Marchers took to the streets of Red Bank in June, 2018 to protest the Trump Administration’s border policies. (Photo by John T. Ward. Click to enlarge.)

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A virtual parade of speakers, some near tears, pressed the Red Bank council Wednesday night to support a host of protections for undocumented immigrants.

“It is never symbolic to acknowledge the humanity of any one person,” said a young woman who identified herself as Carla, Red Bank Regional senior and officer of the school’s Dreamers organization. “Doing so is, in fact, the most radical of acts,” she said.

A young participant in a march for immigrant rights held in Red Bank in December, 2017. Below, an apparent arrest by ICE outside the Broad Street Foodtown in August, as photographed by a reader. (Photo above by John T. Ward. Click to enlarge.)

The resolution¬†called for elected officials at the county, state and federal levels to “reunify migrant families presently separated in detention centers, to end migrant detention as a practice, and to afford these families meaningful due process in immigration proceedings.”

The measure, which the all-Democratic council unanimously endorsed, also called for the provision of housing, health protection and legal representation.

Without mentioning the Trump administration, Mayor Pasquale Menna said the resolution sought to “change some of the havoc that was created at the border” in recent years.

During council’s back-to-back workshop and regular sessions, conducted via Zoom, a number of speakers urged the council to make Red Bank the eighth town in New Jersey, and the first in Monmouth County, to adopt the resolution. Montgomery, Bound Brook, Princeton, Hoboken, Jersey City, Trenton, and Piscataway have already done so, according to one speaker.

“It’s time to wake up and realize [undocumented immigrants] are not criminals,” said borough resident¬† Cristian Aparicio, a former president of the Brookdale Community College Dreamers organization. “We have to return them to their families immediately.”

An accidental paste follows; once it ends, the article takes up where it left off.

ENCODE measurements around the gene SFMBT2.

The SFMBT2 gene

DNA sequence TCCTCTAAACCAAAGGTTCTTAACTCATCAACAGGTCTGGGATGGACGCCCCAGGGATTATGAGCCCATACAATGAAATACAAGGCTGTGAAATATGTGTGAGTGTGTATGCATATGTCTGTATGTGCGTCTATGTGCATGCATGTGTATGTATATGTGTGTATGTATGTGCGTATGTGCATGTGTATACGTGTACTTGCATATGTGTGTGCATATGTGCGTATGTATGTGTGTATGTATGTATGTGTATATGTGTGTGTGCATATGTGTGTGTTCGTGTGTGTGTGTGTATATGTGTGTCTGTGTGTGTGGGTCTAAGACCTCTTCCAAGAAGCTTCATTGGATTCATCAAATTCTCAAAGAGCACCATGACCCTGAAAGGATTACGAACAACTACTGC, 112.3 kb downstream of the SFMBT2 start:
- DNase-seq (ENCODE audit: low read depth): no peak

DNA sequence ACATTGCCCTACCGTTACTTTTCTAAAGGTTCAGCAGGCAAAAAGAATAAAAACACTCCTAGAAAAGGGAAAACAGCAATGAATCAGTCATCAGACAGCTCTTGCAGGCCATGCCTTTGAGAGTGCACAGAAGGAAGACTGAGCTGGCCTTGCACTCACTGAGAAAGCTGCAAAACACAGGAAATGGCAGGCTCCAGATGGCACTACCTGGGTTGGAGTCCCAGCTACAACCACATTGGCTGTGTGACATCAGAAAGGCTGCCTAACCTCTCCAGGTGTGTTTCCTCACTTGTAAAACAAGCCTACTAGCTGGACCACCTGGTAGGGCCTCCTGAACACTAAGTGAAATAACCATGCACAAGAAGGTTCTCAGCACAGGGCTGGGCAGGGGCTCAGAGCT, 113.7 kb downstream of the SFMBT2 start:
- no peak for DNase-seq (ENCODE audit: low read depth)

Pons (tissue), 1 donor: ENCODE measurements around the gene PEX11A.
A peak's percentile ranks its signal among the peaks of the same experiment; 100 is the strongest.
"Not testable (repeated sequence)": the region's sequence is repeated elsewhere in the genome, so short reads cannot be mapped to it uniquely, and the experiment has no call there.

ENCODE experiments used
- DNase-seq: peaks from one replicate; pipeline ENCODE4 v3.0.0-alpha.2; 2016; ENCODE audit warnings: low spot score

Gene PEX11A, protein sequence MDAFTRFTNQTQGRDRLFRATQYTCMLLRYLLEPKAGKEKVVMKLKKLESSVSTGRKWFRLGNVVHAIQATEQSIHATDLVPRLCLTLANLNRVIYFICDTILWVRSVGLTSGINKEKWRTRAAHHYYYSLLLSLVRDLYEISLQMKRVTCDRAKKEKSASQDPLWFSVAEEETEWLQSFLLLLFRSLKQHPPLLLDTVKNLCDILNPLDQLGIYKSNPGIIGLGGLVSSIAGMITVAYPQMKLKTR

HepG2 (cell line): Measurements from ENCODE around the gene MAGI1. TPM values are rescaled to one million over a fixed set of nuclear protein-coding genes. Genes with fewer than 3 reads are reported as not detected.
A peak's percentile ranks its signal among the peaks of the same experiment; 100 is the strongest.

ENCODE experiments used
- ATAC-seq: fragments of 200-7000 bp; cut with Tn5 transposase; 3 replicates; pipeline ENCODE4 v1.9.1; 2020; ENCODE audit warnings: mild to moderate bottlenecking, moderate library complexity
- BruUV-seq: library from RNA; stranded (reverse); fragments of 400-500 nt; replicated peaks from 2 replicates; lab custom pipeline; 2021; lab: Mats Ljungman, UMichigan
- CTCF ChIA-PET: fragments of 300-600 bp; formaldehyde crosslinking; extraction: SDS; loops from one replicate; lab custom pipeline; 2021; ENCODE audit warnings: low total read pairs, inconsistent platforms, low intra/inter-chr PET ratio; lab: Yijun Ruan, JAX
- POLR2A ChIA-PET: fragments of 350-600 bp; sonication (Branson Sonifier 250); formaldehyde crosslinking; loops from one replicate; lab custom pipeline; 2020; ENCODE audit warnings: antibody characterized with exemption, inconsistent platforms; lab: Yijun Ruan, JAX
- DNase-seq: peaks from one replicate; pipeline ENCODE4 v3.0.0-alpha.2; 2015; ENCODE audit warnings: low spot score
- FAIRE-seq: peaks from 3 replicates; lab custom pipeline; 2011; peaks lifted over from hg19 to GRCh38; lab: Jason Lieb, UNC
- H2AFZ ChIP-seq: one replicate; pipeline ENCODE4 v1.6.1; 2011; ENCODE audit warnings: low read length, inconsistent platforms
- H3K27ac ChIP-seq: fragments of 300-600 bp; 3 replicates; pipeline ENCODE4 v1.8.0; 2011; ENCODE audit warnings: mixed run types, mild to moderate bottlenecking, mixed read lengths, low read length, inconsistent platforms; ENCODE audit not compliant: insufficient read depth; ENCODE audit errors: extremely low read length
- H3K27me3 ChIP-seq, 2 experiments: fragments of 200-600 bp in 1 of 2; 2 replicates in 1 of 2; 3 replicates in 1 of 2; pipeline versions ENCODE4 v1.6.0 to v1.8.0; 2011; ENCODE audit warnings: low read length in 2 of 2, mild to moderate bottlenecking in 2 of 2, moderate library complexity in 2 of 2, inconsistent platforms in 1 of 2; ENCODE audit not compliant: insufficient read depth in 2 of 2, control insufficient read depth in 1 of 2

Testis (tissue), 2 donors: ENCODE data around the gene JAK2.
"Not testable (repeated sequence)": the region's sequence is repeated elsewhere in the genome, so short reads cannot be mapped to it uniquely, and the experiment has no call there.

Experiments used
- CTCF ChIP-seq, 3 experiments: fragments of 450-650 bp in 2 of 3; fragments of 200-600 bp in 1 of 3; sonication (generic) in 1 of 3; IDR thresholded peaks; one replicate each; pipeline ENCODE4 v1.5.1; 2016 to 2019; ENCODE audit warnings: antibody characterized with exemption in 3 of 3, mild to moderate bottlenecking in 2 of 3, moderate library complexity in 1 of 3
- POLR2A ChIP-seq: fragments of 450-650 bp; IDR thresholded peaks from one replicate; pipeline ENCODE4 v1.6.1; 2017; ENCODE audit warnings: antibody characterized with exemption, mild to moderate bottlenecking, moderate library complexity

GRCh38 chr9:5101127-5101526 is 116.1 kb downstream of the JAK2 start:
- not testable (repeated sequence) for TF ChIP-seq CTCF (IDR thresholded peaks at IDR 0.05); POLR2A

Judy Pack, a Hudson Street resident affiliated with Our Revolution Monmouth, denounced what she and others called “inhumane, unconstitutional and cruel policies” inflicted on people seeking a better life.

Undocumented immigrants are “our neighbors, and our friends,” she said. “They’re essential workers, and they’re taxpayers, and some business owners, and they’re students, and we need them. They have so much to offer our little town, our state and our country.”

Adriana Medina Gomez, of the Red Bank office of the American Friends Service Committee immigrants rights program, said the “atrocities” are not all occurring thousands of miles away.

“It’s not rare for our attorneys to be referred cases of unaccompanied minors who have no one in this country to depend on,” she said. “And unfortunately, it is common for our staff to receive calls after loved ones have been detained,” leaving family members, and often, children who are United States citizens, traumatized.

Karla Ortega, a Spring Street and DACA recipient, said she was “proud to see Red Bank take a stand” on the issue, in part because she fears her undocumented mother, who undergoes kidney dialysis treatment three times a week, might be deported by the federal Immigration and Customs Enforcement agency.

“We know ICE has been in Red Bank and towns nearby,” she said. “I fear for her safety now more than ever.” She also worries her five-year-old brother “might be separated from his mom.”

“I cannot tell you how touching it is that undocumented and mixed-status community members feel comfortable coming to the council to share their stories,” said Itzel Perez Hernandez, a Locust Avenue resident, DACA recipient and organizer for the American Friends Service Committee. “Those stories are rarely ever shared publicly.”

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